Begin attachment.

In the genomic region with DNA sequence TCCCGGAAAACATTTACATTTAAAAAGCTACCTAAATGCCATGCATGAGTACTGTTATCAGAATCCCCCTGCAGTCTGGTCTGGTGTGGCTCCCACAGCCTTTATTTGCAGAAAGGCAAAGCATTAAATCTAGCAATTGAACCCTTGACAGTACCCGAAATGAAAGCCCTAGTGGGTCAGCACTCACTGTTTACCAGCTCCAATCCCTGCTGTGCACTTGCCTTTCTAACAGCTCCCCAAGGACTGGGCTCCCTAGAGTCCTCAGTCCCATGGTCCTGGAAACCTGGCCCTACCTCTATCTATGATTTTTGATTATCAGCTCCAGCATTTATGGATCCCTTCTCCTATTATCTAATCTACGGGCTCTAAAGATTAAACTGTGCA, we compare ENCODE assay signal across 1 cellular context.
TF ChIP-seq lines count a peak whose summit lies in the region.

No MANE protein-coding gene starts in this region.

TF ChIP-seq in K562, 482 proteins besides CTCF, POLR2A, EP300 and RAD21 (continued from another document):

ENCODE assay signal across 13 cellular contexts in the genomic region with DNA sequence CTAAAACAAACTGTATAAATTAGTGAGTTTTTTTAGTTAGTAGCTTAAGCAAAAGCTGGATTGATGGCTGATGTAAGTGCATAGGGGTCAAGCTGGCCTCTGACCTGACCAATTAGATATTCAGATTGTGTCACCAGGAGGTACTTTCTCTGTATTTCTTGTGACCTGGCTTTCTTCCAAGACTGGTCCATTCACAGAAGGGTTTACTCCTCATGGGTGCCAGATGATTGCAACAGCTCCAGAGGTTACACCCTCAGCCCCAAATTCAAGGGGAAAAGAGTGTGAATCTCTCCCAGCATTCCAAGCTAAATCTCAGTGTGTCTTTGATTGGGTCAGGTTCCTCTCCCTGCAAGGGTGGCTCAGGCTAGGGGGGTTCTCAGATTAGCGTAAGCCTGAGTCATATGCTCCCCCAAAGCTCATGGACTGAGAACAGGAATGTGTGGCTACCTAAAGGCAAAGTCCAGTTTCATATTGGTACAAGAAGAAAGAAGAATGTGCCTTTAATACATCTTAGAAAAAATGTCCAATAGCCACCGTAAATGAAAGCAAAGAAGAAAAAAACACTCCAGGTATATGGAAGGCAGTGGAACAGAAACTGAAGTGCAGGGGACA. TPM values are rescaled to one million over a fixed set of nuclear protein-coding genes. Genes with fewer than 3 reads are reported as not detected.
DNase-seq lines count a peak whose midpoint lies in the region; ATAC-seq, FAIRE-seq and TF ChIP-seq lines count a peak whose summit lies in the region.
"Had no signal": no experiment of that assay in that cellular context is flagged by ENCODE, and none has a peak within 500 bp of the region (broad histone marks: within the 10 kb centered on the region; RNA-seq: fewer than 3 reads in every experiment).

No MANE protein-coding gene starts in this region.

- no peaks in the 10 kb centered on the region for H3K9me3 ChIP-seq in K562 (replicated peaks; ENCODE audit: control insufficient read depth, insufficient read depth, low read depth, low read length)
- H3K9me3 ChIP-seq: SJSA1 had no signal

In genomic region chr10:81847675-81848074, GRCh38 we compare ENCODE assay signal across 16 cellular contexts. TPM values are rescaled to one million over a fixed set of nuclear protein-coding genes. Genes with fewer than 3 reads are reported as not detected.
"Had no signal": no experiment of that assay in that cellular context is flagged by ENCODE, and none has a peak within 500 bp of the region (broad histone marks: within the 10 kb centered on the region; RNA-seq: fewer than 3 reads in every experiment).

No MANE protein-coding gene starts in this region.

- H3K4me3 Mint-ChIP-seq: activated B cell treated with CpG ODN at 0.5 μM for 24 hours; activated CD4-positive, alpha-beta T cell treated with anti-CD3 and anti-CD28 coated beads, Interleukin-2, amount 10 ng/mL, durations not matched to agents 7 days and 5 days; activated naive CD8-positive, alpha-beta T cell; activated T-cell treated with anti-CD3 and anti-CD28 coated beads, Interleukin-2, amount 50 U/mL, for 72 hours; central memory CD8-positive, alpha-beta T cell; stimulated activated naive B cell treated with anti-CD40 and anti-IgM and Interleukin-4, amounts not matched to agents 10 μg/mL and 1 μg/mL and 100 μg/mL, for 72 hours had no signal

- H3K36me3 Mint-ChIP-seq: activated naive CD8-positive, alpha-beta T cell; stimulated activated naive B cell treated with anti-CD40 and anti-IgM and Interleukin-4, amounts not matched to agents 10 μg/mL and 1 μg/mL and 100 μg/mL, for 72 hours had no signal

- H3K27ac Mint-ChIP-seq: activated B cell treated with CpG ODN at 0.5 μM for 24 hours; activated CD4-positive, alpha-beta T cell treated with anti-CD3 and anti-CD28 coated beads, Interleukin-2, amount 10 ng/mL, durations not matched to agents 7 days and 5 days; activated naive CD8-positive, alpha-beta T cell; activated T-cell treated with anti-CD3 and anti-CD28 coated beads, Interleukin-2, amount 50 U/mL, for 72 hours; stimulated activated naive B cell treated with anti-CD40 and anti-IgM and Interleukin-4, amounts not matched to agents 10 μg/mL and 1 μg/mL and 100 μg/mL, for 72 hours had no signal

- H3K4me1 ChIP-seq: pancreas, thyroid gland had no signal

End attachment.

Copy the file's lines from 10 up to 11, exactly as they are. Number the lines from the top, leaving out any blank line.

- H3K9me3 ChIP-seq: SJSA1 had no signal

In genomic region chr10:81847675-81848074, GRCh38 we compare ENCODE assay signal across 16 cellular contexts. TPM values are rescaled to one million over a fixed set of nuclear protein-coding genes. Genes with fewer than 3 reads are reported as not detected.